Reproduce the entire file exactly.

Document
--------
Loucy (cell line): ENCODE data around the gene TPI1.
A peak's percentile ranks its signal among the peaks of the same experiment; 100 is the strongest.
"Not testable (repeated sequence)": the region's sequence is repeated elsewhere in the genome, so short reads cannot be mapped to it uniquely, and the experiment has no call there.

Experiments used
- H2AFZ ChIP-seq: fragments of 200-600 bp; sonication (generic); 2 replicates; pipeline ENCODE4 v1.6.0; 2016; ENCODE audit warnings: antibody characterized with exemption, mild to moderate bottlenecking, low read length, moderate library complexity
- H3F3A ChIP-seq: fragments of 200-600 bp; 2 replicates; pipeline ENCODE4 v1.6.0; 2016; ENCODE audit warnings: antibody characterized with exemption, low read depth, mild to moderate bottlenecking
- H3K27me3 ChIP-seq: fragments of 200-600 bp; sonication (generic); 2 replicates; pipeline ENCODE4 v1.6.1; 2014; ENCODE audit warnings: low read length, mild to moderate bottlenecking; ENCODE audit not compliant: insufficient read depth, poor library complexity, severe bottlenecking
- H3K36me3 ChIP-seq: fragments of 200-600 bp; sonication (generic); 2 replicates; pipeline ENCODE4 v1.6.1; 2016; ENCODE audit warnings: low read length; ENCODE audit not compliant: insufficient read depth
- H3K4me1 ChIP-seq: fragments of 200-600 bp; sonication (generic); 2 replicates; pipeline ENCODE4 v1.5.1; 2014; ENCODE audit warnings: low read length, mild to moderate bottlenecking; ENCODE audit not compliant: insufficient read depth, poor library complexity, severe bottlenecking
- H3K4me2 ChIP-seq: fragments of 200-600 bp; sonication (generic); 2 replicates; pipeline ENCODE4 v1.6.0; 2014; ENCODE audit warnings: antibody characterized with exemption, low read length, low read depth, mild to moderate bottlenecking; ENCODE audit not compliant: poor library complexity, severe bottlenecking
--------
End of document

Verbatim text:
Loucy (cell line): ENCODE data around the gene TPI1.
A peak's percentile ranks its signal among the peaks of the same experiment; 100 is the strongest.
"Not testable (repeated sequence)": the region's sequence is repeated elsewhere in the genome, so short reads cannot be mapped to it uniquely, and the experiment has no call there.

Experiments used
- H2AFZ ChIP-seq: fragments of 200-600 bp; sonication (generic); 2 replicates; pipeline ENCODE4 v1.6.0; 2016; ENCODE audit warnings: antibody characterized with exemption, mild to moderate bottlenecking, low read length, moderate library complexity
- H3F3A ChIP-seq: fragments of 200-600 bp; 2 replicates; pipeline ENCODE4 v1.6.0; 2016; ENCODE audit warnings: antibody characterized with exemption, low read depth, mild to moderate bottlenecking
- H3K27me3 ChIP-seq: fragments of 200-600 bp; sonication (generic); 2 replicates; pipeline ENCODE4 v1.6.1; 2014; ENCODE audit warnings: low read length, mild to moderate bottlenecking; ENCODE audit not compliant: insufficient read depth, poor library complexity, severe bottlenecking
- H3K36me3 ChIP-seq: fragments of 200-600 bp; sonication (generic); 2 replicates; pipeline ENCODE4 v1.6.1; 2016; ENCODE audit warnings: low read length; ENCODE audit not compliant: insufficient read depth
- H3K4me1 ChIP-seq: fragments of 200-600 bp; sonication (generic); 2 replicates; pipeline ENCODE4 v1.5.1; 2014; ENCODE audit warnings: low read length, mild to moderate bottlenecking; ENCODE audit not compliant: insufficient read depth, poor library complexity, severe bottlenecking
- H3K4me2 ChIP-seq: fragments of 200-600 bp; sonication (generic); 2 replicates; pipeline ENCODE4 v1.6.0; 2014; ENCODE audit warnings: antibody characterized with exemption, low read length, low read depth, mild to moderate bottlenecking; ENCODE audit not compliant: poor library complexity, severe bottlenecking